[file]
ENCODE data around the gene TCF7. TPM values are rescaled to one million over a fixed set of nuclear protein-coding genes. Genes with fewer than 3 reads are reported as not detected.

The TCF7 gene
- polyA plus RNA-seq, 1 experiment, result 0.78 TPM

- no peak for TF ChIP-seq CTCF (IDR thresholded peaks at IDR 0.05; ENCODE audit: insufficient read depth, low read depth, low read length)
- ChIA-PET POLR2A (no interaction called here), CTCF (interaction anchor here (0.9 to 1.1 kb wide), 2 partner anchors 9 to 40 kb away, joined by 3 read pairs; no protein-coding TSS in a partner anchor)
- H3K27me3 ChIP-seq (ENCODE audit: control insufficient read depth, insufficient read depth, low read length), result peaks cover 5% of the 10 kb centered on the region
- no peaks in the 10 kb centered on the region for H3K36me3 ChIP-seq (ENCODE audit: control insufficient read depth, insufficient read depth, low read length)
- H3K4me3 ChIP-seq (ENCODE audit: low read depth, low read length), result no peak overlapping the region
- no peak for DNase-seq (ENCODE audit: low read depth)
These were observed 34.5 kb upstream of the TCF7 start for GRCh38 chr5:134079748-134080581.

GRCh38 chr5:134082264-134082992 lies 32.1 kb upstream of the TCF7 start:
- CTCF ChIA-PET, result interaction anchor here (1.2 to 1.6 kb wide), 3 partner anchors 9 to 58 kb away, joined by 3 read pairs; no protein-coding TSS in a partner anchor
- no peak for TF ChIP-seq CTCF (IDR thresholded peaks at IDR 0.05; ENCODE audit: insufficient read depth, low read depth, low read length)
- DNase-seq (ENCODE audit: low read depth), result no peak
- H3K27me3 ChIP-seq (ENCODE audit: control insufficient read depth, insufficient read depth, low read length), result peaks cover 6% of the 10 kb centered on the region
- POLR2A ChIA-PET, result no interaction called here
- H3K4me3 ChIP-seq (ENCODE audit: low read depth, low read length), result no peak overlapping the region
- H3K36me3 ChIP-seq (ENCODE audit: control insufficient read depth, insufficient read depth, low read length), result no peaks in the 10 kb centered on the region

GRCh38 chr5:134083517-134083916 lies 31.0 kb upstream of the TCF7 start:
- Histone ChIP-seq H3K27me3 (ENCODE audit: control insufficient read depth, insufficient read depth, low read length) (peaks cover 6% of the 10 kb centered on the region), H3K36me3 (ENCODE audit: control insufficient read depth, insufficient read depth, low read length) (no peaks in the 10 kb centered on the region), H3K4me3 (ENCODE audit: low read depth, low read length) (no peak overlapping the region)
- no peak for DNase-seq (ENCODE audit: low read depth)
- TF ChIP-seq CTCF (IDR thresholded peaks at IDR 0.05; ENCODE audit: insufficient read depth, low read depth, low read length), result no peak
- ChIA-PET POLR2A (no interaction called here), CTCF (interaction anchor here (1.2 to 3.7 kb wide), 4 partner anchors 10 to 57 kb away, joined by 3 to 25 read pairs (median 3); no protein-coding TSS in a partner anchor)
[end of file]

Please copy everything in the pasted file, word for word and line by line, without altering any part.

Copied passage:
ENCODE data around the gene TCF7. TPM values are rescaled to one million over a fixed set of nuclear protein-coding genes. Genes with fewer than 3 reads are reported as not detected.

The TCF7 gene
- polyA plus RNA-seq, 1 experiment, result 0.78 TPM

- no peak for TF ChIP-seq CTCF (IDR thresholded peaks at IDR 0.05; ENCODE audit: insufficient read depth, low read depth, low read length)
- ChIA-PET POLR2A (no interaction called here), CTCF (interaction anchor here (0.9 to 1.1 kb wide), 2 partner anchors 9 to 40 kb away, joined by 3 read pairs; no protein-coding TSS in a partner anchor)
- H3K27me3 ChIP-seq (ENCODE audit: control insufficient read depth, insufficient read depth, low read length), result peaks cover 5% of the 10 kb centered on the region
- no peaks in the 10 kb centered on the region for H3K36me3 ChIP-seq (ENCODE audit: control insufficient read depth, insufficient read depth, low read length)
- H3K4me3 ChIP-seq (ENCODE audit: low read depth, low read length), result no peak overlapping the region
- no peak for DNase-seq (ENCODE audit: low read depth)
These were observed 34.5 kb upstream of the TCF7 start for GRCh38 chr5:134079748-134080581.

GRCh38 chr5:134082264-134082992 lies 32.1 kb upstream of the TCF7 start:
- CTCF ChIA-PET, result interaction anchor here (1.2 to 1.6 kb wide), 3 partner anchors 9 to 58 kb away, joined by 3 read pairs; no protein-coding TSS in a partner anchor
- no peak for TF ChIP-seq CTCF (IDR thresholded peaks at IDR 0.05; ENCODE audit: insufficient read depth, low read depth, low read length)
- DNase-seq (ENCODE audit: low read depth), result no peak
- H3K27me3 ChIP-seq (ENCODE audit: control insufficient read depth, insufficient read depth, low read length), result peaks cover 6% of the 10 kb centered on the region
- POLR2A ChIA-PET, result no interaction called here
- H3K4me3 ChIP-seq (ENCODE audit: low read depth, low read length), result no peak overlapping the region
- H3K36me3 ChIP-seq (ENCODE audit: control insufficient read depth, insufficient read depth, low read length), result no peaks in the 10 kb centered on the region

GRCh38 chr5:134083517-134083916 lies 31.0 kb upstream of the TCF7 start:
- Histone ChIP-seq H3K27me3 (ENCODE audit: control insufficient read depth, insufficient read depth, low read length) (peaks cover 6% of the 10 kb centered on the region), H3K36me3 (ENCODE audit: control insufficient read depth, insufficient read depth, low read length) (no peaks in the 10 kb centered on the region), H3K4me3 (ENCODE audit: low read depth, low read length) (no peak overlapping the region)
- no peak for DNase-seq (ENCODE audit: low read depth)
- TF ChIP-seq CTCF (IDR thresholded peaks at IDR 0.05; ENCODE audit: insufficient read depth, low read depth, low read length), result no peak
- ChIA-PET POLR2A (no interaction called here), CTCF (interaction anchor here (1.2 to 3.7 kb wide), 4 partner anchors 10 to 57 kb away, joined by 3 to 25 read pairs (median 3); no protein-coding TSS in a partner anchor)